Presentation Authors: Christian Tabib*, Kevin Cwach, Michael Schwartz, New Hyde Park, NY
Introduction: Narcotic abuse has continued to climb with studies showing those who abuse narcotics have obtained them through family members or friends. These direct connections are most likely to have received them directly from health care prescribers. A number of studies have looked at practice patterns within the field of urologic surgery. However, there are no studies that have quantified the effectiveness of analgesics in the immediate post-operative period.
Methods: Patients undergoing ureteroscopy (URS) or transurethral resection of bladder tumor (TURBT) ambulatory cases were given discharge instructions to record details regarding their post-operative pain including: rating on a pain scale (1-10), day of pain, analgesic used, and post-medication pain scale. Patients were then called on post-operative day three and their results were discussed. Pre- and post- medication pain scores were evaluated and associated with mild (0-2 points of relief), moderate (3-4 points), or substantial (5 and greater points) improvements in pain. Statistical analysis was done using Fischerâ€™s exact and chi square testing.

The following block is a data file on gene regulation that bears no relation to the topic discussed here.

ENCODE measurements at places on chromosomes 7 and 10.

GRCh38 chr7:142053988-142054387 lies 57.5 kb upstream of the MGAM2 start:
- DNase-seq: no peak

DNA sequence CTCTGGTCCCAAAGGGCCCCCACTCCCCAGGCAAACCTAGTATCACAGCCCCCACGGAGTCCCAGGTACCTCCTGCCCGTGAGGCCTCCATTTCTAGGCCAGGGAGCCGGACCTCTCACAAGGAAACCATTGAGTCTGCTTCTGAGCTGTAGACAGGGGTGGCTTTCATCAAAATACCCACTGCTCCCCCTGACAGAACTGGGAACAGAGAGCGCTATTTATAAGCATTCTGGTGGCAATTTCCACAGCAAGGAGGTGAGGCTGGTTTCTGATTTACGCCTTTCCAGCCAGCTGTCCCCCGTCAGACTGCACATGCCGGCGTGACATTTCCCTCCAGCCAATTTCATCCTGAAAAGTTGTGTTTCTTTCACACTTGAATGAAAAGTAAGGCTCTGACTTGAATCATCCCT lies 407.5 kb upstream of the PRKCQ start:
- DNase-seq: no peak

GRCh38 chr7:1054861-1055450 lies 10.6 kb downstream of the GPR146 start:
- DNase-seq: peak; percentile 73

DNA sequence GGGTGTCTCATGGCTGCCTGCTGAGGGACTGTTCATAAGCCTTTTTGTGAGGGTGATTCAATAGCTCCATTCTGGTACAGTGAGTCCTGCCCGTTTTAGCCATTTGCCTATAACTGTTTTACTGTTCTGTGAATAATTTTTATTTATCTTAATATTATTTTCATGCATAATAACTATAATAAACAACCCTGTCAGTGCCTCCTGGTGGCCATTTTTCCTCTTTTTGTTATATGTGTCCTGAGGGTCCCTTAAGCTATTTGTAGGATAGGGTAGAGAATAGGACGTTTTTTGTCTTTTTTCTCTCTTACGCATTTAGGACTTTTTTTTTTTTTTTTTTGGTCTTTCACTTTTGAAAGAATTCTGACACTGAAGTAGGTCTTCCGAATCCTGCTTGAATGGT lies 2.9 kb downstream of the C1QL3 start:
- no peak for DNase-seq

Results: Between July and September 2018, 70 patients were called in their immediate post-operative course. Of these patients, 36 who underwent either URS (22) or TURBT (14) were called and were willing to discuss their recorded findings. Of these patients, 21/36 (58%) admitted to any level of pain requiring medication. The majority of these patients were from URS as compared to TURBT (17 vs 4, p=0.006). Of those given narcotics who had pain, 10/16 (62.5%) elected to initially take a narcotic no matter the pain score (Median 8 +/- 2.5, Range 3-10). When comparing pain score improvements (mild, moderate, substantial) between NSAIDs and narcotics (2 vs 15, 6 vs 4, 6 vs 5, p=0.015), a significant difference was found favoring NSAIDs for moderate to substantial relief. No patients reported taking narcotics after post-operative day 2.
Conclusions: This study describes the post-operative pain experienced after ambulatory upper and lower tract endoscopic procedures. While narcotics appear to be an effective analgesic for all types of pain, this study shows that it is no better if not less effective than NSAIDs for substantial pain relief. Given the current epidemic of opioid and prescription narcotic abuse, it is important to minimize narcotic prescriptions. This study shows that narcotics can be prescribed at a minimum level but also proves the benefits of other analgesics such as ketorolac for ambulatory endoscopic procedures of both upper and lower tracts.